Doug Selby, who served for more than four years as Auburn's city manager until resigning just weeks ago, now serves as the interim director of the Cayuga County Water and Sewer Authority.
Selby said Tuesday that he started his new position on April 22 as the replacement for the authority's former director, Michelle Baines. Baines stepped down from her position in mid-March, said Paul Dudley, chair of the authority's board of directors.
Selby had previously served on the authority's board, he said, for around three years, but vacated his seat about a month after announcing his resignation as city manager in January. He stepped down as city manager on April 15.
Auburn Mayor Michael Quill replaced Selby on the board upon his recent appointment by the Cayuga County Legislature, according to the water authority board's March meeting minutes. Quill declined to comment Tuesday.
Dudley said the board approached Selby about serving as interim director when Baines stepped down. There were three individuals considered for the position, but the board picked Selby in consideration of his "vast" experience in municipal government as well as water and sewer issues, Dudley said.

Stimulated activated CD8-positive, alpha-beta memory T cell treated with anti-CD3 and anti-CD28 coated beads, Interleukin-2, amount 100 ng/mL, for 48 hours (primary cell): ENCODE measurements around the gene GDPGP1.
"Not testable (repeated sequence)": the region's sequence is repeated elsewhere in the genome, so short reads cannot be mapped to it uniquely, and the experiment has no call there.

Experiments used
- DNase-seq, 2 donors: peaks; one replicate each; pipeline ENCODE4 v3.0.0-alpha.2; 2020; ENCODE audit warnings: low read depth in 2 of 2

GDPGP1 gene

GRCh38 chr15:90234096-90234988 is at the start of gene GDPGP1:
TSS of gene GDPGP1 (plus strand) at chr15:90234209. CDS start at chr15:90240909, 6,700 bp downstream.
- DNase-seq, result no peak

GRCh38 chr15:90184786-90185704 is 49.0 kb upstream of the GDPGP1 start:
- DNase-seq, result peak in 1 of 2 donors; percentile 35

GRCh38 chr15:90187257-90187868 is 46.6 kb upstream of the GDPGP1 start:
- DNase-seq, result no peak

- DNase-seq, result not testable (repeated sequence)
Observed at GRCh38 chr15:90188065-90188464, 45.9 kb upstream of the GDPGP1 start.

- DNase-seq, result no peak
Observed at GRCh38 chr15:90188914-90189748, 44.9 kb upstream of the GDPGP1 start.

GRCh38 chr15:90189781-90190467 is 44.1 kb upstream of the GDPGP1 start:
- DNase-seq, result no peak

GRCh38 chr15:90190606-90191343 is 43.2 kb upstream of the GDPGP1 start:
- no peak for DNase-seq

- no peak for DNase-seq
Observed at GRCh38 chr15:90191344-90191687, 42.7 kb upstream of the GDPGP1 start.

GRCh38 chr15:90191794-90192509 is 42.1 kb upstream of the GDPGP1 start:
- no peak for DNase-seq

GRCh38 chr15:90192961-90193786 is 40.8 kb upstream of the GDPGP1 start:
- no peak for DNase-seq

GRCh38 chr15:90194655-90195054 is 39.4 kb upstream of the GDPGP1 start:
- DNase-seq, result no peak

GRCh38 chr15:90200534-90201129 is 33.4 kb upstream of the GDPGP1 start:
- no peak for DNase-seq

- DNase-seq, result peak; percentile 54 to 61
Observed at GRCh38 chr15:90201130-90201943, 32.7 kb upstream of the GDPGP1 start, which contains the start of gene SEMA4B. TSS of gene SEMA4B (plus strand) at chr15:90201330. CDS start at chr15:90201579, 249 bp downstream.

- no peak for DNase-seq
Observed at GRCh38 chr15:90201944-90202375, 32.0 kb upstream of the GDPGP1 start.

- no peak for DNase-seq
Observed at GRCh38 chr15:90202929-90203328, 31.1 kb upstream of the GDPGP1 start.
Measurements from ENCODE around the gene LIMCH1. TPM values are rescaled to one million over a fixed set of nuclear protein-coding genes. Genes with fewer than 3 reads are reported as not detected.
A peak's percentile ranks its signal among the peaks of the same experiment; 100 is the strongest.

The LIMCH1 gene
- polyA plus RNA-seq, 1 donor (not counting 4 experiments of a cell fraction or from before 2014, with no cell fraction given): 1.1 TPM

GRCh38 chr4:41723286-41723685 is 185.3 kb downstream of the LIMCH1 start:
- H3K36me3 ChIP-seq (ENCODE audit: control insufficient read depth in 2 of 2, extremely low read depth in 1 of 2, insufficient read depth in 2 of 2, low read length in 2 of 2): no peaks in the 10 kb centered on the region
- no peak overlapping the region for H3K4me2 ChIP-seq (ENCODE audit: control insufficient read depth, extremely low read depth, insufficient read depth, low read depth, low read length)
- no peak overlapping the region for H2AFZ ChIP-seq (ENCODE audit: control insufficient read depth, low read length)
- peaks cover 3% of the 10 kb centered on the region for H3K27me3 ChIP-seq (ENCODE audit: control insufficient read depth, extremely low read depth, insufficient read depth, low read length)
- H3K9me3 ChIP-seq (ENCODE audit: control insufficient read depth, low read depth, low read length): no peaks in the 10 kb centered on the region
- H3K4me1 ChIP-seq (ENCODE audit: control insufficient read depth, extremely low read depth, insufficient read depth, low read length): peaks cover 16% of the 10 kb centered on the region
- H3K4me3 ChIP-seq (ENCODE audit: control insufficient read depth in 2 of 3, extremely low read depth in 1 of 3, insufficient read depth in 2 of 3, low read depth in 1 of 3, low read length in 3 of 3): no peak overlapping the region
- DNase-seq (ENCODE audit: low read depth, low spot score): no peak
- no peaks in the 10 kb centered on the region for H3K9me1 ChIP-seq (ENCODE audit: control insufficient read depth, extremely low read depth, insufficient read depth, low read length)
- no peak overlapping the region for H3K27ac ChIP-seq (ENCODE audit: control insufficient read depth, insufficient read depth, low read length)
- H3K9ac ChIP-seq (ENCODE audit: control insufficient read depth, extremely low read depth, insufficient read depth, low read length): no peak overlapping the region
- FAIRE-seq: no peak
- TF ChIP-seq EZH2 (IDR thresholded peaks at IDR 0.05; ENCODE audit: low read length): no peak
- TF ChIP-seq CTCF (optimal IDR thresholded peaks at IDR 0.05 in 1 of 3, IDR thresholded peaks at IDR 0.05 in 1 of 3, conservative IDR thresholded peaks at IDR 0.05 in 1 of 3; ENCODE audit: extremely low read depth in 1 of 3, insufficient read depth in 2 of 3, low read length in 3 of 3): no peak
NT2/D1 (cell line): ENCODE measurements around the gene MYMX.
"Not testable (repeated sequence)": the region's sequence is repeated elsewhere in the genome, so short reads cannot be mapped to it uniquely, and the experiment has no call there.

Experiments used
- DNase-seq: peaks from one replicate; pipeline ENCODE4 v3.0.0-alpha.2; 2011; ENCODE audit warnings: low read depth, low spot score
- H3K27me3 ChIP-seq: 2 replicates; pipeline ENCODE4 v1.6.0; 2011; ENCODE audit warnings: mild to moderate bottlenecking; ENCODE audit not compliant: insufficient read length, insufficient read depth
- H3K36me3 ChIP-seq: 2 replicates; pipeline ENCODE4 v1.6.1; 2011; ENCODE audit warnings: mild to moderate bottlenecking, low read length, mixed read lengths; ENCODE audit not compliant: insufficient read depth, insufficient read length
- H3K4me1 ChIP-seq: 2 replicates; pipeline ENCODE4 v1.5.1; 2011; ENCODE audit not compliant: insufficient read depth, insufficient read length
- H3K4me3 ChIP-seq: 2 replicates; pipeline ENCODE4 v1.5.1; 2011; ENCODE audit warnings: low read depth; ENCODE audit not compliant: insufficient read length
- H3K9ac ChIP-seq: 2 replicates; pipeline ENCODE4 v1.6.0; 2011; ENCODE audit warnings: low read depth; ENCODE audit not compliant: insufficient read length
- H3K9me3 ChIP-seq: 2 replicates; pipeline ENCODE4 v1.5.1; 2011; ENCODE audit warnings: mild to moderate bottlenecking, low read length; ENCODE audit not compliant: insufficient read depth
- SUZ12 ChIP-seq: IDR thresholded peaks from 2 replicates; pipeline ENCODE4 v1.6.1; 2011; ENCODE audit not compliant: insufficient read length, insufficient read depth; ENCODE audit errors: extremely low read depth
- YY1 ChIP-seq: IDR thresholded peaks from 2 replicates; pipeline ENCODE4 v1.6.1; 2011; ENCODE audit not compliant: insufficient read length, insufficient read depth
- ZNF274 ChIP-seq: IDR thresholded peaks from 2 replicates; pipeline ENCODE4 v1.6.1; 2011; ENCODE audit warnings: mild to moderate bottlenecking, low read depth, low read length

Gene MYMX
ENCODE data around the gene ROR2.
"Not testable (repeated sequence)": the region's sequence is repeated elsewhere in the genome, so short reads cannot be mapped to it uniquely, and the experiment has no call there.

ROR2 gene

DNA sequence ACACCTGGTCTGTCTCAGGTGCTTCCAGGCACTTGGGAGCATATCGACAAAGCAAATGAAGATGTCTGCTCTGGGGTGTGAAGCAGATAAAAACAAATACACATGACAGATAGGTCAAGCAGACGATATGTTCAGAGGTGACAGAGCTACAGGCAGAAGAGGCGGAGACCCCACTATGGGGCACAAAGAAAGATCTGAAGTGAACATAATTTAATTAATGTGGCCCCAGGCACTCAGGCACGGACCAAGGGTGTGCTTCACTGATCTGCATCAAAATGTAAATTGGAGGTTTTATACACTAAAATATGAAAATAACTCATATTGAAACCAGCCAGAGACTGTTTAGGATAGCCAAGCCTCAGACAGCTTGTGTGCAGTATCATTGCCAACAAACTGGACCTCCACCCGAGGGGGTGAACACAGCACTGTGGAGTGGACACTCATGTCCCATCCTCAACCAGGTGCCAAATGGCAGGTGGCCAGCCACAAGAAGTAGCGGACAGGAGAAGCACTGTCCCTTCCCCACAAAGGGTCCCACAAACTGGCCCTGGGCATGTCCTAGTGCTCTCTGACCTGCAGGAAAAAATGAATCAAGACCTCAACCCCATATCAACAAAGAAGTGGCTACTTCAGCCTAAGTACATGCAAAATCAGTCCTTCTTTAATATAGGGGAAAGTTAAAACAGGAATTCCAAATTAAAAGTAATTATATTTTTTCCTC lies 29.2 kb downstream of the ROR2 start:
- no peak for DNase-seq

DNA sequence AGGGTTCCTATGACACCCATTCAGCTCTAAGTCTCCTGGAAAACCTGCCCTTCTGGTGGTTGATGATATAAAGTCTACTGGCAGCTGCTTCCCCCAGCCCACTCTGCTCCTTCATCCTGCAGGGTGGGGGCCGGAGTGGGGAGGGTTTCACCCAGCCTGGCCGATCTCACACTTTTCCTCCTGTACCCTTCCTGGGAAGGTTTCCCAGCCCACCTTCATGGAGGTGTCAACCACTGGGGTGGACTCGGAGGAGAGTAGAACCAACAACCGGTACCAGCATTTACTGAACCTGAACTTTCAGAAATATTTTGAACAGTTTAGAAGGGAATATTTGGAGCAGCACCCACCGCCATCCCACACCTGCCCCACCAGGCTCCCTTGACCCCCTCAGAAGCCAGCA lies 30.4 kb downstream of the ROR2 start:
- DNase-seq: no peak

Beyond his time spent as city manager for both Auburn and Las Vegas, Selby said he has a background in engineering that also includes around 10 years as the director for a regional water authority in Nevada.
Selby similarly described the circumstances of his new position as coincidental.
"I didn't intend to retire and just sit at home," he said Tuesday. "I was hoping to find something that would keep me occupied. This kind of fit in with my schedule and my needs, and I'm happy to help them out, as well."
For the next several months, Selby will "steer the ship" as the authority's board of directors searches for a full-time hire, Dudley said.
The chairman added that Selby will work around 20 to 30 hours per week on a part-time basis and his pay rate was unavailable. His responsibilities, Dudley said, include directing the daily operations involved with the authority's staff of five individuals as well as meeting with municipal government officials on water and sewer issues.
"I think we're very fortunate to have him," Dudley said. "He brings a wealth of knowledge and experience. I wish he could be here full-time forever, but I know that's not going to happen."